[aprssig] 9600 Baud East Coast Backbone

John D. Hays john at hays.org
Thu Aug 18 12:13:49 EDT 2016

>From the ARRL site

1.25 Meters

The FCC has allocated 219-220 MHz to amateur use on a secondary basis. This
allocation is *only* for fixed digital message forwarding systems operated
by all licensees except Novices. Amateur operations must not cause
interference to, and must accept interference from, primary services in
this and adjacent bands. Amateur stations are limited to 50 W PEP output
and 100 kHz bandwidth. Automated Maritime Telecommunications Systems (AMTS)
stations are the primary occupants in this band. Amateur stations within
398 miles of an AMTS station must notify the station in writing at least 30
days prior to beginning operations. Amateur stations within 50 miles of an
AMTS station must get permission in writing from the AMTS station before
beginning operations. The FCC requires that amateur operators provide
written notification including the station's geographic location to the
ARRL for inclusion in a database at least 30 days before beginning
operations. See Section 97.303(e) of the FCC Rules.

The Bridgecomm BCM-220 unit operates in this band without modification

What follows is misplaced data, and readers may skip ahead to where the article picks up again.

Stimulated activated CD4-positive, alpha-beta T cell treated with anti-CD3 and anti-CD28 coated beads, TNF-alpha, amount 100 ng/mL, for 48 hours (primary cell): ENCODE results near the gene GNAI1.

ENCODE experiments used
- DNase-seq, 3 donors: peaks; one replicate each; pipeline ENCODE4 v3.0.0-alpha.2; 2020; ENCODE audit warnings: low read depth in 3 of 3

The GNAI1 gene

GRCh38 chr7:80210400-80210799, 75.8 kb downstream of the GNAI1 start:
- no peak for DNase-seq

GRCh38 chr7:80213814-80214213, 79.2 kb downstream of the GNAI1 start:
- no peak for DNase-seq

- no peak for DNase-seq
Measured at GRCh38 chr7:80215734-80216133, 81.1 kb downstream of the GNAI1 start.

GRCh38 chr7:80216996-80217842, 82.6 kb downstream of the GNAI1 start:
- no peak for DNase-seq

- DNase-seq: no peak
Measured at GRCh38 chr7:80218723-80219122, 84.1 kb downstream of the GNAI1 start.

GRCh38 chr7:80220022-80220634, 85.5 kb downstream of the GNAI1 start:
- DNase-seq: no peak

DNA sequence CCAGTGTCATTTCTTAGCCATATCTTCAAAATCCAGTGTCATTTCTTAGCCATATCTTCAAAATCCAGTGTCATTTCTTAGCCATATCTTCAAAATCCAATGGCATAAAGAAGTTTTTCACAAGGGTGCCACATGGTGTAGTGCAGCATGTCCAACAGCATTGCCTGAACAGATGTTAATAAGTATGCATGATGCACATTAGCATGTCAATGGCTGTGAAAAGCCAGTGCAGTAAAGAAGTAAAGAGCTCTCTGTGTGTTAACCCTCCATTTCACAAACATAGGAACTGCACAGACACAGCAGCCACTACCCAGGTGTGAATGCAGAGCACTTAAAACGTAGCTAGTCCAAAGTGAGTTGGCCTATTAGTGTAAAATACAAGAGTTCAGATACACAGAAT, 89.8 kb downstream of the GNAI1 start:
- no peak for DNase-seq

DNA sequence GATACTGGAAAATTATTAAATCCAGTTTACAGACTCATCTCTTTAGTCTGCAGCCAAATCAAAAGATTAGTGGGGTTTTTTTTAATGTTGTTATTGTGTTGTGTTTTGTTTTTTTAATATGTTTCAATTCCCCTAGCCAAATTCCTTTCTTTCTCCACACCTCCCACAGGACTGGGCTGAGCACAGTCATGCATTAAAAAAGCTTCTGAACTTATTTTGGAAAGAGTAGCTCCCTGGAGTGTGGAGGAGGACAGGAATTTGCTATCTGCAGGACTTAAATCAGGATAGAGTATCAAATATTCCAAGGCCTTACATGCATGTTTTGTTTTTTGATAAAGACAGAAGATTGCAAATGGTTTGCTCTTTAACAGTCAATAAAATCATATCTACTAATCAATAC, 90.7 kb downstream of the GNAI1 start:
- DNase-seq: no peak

(albeit without the 100 KHz channel bandwidth)
 -- as long as the other requirements are met, it would be a good backbone
for VHF.

On Thu, Aug 18, 2016 at 5:41 AM, Ev Tupis via aprssig <aprssig at tapr.org>

> It is a shame that 219 to 220 MHz (all digital allocation) is not
> available in most of the USA.
> Alternatively, maybe it's time to petition the FCC to identify 147-148 MHz
> as a 1-MHz wide digital only allocation. lol
> ------------------------------
> *From:* Robert Bruninga via aprssig <aprssig at tapr.org>
> *To:* TAPR APRS Mailing List <aprssig at tapr.org>
> *Sent:* Wednesday, August 17, 2016 11:34 PM
> *Subject:* [aprssig] 9600 Baud East Coast Backbone
> We are dreaming of a 9600 baud East coasst packet backbone along the route
> of the APRS Golden Packet event.  http://aprs.org/ec9600net.html
> I wonder if the 5W 220 MHz HT featured in QST this month would make a
> possible radio.  Many of these sites are high and adjacent to plenty of VHF
> and UHF commercial rigs.
> Does that mean the 220 MHz is relatively free of front end overload at
> most commercial sites?
> Could just a simple 1/4 wave coax stub bring the RF levels down to
> workable levels?
> The radios are 5W and show 0.16uv sensitivity for $85.  Moving the
> backbone to 220 coiuld then allow either 2m or UHF for local user access to
> the backbone.  I had wanted 50W rigs for the 10 dB margin, but maybe 5W
> will do some of the links.
> I have zero experience with 220, so I thought I would ask here.
> What is the channel we can use on 220 band for 9600 baud packet?
> Bob, WB4APR
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John D. Hays

PO Box 1223, Edmonds, WA 98020-1223
   <http://k7ve.org/blog>  <http://twitter.com/#!/john_hays>
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